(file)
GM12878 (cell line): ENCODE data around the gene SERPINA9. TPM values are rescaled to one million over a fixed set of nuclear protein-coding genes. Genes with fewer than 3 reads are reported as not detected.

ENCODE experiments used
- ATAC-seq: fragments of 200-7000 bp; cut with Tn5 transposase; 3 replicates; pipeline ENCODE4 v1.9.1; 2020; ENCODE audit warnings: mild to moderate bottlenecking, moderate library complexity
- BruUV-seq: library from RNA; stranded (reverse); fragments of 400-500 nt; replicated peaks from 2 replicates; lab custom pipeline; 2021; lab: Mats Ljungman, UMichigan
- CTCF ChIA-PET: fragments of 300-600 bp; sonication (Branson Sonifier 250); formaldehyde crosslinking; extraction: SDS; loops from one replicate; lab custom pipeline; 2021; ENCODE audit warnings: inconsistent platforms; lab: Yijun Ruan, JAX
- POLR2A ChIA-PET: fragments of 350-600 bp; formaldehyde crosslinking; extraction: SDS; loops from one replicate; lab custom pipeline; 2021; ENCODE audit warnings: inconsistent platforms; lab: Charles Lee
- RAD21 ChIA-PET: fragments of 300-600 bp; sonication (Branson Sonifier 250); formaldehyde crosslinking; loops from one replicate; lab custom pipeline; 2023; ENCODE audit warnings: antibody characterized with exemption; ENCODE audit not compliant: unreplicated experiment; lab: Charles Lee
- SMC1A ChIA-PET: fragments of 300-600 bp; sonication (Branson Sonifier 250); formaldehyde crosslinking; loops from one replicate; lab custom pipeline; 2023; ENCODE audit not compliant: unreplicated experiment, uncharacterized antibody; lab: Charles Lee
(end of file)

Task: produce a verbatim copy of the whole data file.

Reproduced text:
GM12878 (cell line): ENCODE data around the gene SERPINA9. TPM values are rescaled to one million over a fixed set of nuclear protein-coding genes. Genes with fewer than 3 reads are reported as not detected.

ENCODE experiments used
- ATAC-seq: fragments of 200-7000 bp; cut with Tn5 transposase; 3 replicates; pipeline ENCODE4 v1.9.1; 2020; ENCODE audit warnings: mild to moderate bottlenecking, moderate library complexity
- BruUV-seq: library from RNA; stranded (reverse); fragments of 400-500 nt; replicated peaks from 2 replicates; lab custom pipeline; 2021; lab: Mats Ljungman, UMichigan
- CTCF ChIA-PET: fragments of 300-600 bp; sonication (Branson Sonifier 250); formaldehyde crosslinking; extraction: SDS; loops from one replicate; lab custom pipeline; 2021; ENCODE audit warnings: inconsistent platforms; lab: Yijun Ruan, JAX
- POLR2A ChIA-PET: fragments of 350-600 bp; formaldehyde crosslinking; extraction: SDS; loops from one replicate; lab custom pipeline; 2021; ENCODE audit warnings: inconsistent platforms; lab: Charles Lee
- RAD21 ChIA-PET: fragments of 300-600 bp; sonication (Branson Sonifier 250); formaldehyde crosslinking; loops from one replicate; lab custom pipeline; 2023; ENCODE audit warnings: antibody characterized with exemption; ENCODE audit not compliant: unreplicated experiment; lab: Charles Lee
- SMC1A ChIA-PET: fragments of 300-600 bp; sonication (Branson Sonifier 250); formaldehyde crosslinking; loops from one replicate; lab custom pipeline; 2023; ENCODE audit not compliant: unreplicated experiment, uncharacterized antibody; lab: Charles Lee